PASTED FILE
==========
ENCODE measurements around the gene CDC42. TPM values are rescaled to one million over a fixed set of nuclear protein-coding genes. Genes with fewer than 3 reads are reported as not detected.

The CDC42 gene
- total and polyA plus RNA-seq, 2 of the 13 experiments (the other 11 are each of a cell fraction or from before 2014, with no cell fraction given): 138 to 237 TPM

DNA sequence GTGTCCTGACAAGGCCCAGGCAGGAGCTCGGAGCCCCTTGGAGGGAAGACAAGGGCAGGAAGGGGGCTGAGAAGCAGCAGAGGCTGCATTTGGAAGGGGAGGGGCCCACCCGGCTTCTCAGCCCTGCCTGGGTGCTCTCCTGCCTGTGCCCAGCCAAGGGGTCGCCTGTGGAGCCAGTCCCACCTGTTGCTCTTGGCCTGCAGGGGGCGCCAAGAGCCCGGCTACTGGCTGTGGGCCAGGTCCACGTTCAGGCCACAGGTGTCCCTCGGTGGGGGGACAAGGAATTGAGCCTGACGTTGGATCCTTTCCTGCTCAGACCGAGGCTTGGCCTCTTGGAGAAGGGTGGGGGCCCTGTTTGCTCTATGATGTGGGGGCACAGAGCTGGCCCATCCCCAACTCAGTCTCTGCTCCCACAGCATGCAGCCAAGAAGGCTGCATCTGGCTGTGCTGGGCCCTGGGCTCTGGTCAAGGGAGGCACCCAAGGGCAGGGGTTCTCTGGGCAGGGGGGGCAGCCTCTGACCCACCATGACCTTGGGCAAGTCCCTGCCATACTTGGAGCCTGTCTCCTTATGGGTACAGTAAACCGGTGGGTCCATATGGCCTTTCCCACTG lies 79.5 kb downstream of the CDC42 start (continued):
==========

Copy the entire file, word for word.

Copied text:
ENCODE measurements around the gene CDC42. TPM values are rescaled to one million over a fixed set of nuclear protein-coding genes. Genes with fewer than 3 reads are reported as not detected.

The CDC42 gene
- total and polyA plus RNA-seq, 2 of the 13 experiments (the other 11 are each of a cell fraction or from before 2014, with no cell fraction given): 138 to 237 TPM

DNA sequence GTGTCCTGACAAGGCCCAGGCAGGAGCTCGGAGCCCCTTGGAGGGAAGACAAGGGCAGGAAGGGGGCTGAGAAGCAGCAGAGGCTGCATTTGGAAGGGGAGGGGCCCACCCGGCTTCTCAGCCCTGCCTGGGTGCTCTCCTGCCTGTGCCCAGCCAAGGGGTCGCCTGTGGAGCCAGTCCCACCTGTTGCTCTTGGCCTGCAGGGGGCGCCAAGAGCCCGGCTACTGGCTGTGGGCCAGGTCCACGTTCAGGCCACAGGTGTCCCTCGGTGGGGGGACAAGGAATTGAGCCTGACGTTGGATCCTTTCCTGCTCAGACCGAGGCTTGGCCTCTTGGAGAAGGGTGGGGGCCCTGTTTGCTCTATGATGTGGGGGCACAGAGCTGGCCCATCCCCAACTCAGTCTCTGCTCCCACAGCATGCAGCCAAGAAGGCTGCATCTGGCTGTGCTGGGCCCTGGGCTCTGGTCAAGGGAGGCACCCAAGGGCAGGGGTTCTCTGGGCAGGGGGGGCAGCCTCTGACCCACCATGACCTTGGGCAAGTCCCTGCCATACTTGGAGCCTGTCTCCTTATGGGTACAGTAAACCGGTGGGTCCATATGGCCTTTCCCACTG lies 79.5 kb downstream of the CDC42 start (continued):